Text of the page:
HL Deb 03 March 1964 vol 256 cc33-6

3.56 p.m.

Order of the Day for the Second Reading read.


My Lords, this is a very modest Bill in length and, in spite of its Title, unlikely to cause any "fireworks" in your Lordships' House. But it is, none the less, important in practice for the sake of our export trade. It is a Private Member's Bill introduced in another place by my honourable friend the Member for Hemel Hempstead. The trouble has arisen from the Fireworks Act, 1951, which in Clause 5 says that no fireworks shall be consigned from the factory in which they were made unless each firework bears conspicuously the name of the occupier of the factory and the address of the factory. There are many buyers in foreign countries who are not very happy to receive fireworks exported from this country marked in this way with the name of the British factory and its address, and the extra labour involved in re-labelling each firework which may be exported to a foreign country puts us out of competition with other countries who are prepared to supply fireworks unmarked.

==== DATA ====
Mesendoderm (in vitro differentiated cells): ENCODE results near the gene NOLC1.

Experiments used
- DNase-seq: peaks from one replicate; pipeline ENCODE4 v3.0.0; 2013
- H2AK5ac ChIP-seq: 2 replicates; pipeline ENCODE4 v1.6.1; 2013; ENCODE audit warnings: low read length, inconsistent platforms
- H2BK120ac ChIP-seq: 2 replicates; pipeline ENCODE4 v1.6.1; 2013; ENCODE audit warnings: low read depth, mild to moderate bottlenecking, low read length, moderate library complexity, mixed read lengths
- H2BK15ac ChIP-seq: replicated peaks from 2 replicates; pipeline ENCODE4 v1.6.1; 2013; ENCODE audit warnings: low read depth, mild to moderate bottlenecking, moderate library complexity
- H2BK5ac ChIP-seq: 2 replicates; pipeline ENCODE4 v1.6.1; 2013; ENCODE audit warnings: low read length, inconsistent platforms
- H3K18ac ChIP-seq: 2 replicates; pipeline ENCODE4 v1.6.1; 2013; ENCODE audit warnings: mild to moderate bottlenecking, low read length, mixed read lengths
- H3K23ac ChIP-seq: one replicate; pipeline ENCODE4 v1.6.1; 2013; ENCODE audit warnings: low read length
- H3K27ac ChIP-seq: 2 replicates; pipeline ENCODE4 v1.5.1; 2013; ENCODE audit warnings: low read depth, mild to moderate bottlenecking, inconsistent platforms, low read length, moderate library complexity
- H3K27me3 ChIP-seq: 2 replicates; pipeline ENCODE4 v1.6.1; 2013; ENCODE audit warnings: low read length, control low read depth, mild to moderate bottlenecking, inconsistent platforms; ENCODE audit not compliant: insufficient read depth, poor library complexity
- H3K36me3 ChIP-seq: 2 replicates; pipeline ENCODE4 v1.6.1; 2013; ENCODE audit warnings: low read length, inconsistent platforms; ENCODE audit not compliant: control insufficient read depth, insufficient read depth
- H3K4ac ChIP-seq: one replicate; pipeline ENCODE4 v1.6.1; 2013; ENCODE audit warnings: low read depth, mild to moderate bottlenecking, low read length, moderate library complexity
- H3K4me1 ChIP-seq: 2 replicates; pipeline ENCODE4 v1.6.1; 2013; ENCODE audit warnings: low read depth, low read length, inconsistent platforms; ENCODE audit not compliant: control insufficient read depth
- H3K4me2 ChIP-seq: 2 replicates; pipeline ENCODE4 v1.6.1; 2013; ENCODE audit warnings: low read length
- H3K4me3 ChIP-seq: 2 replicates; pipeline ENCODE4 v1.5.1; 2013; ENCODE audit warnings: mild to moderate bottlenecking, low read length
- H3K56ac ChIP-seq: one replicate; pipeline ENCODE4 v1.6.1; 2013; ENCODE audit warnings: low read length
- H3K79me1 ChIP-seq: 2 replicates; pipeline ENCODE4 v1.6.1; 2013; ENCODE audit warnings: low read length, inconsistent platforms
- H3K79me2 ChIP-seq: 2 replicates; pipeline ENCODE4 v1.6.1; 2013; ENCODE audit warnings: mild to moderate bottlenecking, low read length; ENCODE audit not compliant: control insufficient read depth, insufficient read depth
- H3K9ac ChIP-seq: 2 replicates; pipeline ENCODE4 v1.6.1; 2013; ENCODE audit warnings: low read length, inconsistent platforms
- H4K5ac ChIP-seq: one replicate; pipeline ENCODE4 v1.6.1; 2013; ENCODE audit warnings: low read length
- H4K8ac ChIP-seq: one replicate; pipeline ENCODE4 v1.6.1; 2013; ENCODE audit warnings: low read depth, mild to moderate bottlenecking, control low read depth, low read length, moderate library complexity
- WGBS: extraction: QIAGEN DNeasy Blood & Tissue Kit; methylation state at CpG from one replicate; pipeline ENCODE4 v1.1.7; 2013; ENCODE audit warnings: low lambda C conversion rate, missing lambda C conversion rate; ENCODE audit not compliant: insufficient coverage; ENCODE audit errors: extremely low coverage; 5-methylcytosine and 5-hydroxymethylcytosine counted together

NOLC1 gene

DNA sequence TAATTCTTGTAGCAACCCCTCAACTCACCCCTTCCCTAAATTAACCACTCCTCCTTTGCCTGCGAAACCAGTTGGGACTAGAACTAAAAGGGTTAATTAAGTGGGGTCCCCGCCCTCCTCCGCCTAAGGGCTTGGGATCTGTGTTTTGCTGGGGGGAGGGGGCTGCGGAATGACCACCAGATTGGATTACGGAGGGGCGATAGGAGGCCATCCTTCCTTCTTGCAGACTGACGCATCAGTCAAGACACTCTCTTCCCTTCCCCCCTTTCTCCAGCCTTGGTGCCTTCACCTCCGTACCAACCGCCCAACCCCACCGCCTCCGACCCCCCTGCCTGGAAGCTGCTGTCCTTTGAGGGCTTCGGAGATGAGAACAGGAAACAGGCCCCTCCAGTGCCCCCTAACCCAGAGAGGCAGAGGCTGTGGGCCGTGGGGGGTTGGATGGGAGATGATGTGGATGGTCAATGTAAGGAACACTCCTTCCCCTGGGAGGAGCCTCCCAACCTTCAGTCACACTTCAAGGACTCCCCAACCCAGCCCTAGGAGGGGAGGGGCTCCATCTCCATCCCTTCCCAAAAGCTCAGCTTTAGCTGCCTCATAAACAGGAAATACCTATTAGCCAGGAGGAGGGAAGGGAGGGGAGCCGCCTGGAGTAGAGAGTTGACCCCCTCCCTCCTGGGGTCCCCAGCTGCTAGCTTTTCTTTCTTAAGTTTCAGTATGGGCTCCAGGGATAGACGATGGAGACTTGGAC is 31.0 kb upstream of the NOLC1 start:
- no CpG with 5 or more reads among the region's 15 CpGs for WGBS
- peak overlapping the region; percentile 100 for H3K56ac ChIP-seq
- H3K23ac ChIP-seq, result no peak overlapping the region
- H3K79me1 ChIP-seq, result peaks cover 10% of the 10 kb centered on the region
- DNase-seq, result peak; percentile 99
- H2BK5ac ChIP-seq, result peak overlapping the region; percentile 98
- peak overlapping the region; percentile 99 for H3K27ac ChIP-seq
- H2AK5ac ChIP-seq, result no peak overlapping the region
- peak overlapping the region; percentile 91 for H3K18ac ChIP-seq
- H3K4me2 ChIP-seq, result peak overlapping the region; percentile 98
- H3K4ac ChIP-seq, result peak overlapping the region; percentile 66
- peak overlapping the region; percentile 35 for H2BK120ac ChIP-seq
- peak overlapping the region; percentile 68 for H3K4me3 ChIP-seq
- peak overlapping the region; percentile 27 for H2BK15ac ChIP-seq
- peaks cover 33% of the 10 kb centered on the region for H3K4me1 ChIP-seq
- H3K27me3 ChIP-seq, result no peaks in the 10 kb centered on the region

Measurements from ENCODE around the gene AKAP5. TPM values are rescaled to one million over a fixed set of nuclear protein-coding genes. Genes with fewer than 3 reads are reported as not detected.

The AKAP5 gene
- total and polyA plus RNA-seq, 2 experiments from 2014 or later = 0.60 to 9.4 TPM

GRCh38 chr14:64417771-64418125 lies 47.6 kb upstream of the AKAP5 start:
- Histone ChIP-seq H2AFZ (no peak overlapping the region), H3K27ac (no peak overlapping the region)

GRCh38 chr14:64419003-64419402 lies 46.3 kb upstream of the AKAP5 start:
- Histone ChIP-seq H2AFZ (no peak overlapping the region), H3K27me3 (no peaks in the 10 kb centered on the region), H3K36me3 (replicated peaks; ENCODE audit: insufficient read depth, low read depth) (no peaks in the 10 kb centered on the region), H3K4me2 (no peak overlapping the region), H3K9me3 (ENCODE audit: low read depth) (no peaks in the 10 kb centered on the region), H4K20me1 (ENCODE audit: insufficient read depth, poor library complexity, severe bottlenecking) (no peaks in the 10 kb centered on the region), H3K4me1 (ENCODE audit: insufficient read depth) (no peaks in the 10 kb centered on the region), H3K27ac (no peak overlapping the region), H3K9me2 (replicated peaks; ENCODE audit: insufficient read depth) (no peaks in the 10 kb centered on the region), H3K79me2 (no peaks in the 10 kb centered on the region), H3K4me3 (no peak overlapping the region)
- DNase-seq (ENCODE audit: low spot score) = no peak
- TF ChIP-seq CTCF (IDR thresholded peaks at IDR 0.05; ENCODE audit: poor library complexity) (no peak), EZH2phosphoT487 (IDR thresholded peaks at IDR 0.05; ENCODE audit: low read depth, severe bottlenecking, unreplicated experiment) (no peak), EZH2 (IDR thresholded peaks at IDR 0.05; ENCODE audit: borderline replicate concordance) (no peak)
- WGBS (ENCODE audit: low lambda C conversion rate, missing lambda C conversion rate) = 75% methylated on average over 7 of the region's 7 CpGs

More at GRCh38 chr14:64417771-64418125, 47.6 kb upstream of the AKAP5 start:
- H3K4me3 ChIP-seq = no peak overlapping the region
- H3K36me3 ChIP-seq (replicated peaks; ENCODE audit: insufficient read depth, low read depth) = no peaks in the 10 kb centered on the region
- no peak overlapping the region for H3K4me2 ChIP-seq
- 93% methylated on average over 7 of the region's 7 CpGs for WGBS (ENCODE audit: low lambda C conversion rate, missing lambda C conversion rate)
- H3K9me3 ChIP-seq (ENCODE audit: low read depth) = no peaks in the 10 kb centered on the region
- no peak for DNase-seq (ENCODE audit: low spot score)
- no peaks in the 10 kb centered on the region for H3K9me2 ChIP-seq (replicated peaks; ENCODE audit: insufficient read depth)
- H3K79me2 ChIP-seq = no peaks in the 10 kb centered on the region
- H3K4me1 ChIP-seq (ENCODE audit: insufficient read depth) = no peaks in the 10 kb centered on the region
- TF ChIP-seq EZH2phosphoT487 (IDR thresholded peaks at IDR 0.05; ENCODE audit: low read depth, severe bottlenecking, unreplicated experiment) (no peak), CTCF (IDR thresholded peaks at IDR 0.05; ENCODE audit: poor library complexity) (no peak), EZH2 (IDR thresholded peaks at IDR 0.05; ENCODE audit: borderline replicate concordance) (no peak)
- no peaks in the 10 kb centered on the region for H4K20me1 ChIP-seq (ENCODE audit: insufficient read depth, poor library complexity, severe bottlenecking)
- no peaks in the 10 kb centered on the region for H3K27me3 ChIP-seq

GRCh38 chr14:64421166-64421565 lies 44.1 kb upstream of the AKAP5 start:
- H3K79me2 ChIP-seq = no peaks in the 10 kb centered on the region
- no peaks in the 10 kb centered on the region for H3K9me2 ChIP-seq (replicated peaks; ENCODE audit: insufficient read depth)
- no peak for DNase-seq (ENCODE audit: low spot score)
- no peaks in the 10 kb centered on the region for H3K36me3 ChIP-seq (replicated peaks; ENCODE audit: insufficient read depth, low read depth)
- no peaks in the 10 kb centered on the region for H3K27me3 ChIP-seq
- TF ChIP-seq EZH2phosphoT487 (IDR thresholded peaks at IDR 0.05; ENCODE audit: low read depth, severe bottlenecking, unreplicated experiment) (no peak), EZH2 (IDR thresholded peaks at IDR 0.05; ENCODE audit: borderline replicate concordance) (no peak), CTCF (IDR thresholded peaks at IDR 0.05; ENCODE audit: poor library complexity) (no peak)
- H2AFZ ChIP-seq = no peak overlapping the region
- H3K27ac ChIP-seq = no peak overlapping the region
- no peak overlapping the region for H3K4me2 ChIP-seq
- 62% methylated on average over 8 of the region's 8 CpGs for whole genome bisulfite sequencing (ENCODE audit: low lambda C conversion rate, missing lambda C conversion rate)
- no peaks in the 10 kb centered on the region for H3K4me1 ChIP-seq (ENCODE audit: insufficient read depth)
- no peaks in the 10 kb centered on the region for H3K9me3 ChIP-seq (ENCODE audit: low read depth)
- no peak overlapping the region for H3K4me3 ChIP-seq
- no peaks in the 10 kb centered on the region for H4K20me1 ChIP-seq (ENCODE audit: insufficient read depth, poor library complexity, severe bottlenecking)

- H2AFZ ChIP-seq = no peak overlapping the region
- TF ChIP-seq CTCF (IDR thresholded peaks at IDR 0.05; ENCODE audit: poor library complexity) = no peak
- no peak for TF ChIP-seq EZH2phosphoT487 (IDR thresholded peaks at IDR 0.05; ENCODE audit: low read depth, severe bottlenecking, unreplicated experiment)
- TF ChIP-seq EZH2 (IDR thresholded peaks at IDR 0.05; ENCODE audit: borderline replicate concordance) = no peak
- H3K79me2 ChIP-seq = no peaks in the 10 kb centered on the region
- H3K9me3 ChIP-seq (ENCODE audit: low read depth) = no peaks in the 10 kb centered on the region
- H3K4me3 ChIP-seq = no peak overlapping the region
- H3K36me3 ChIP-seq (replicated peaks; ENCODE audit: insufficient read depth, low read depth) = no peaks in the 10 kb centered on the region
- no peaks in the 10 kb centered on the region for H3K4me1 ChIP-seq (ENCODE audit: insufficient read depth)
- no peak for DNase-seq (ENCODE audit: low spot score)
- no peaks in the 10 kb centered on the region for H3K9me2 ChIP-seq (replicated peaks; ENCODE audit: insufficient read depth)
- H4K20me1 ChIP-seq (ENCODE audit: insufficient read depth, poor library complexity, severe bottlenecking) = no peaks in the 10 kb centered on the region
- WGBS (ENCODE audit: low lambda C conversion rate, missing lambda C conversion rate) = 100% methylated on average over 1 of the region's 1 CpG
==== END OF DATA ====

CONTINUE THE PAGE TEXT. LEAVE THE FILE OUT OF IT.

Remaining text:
Therefore, the only object of this Bill is to provide that, where fireworks are being exported, there is no need for Clause 5 of the 1951 Act to apply, and that they may be exported unmarked. This Bill has a comparatively small effect, and it may seem to your Lordships somewhat like using a sledgehammer to crack a nut, but unfortunately this is the only way in which this particular object can be achieved. Finally, I should merely like to stress that nothing in this Bill will in any way affect the safety provisions that exist both for the manufacture of fireworks and for their transport in this country and abroad. I beg to move that this Bill be read a second time.

Moved, That the Bill be now read 2a.—(Lord Aberdare.)

3.59 p.m.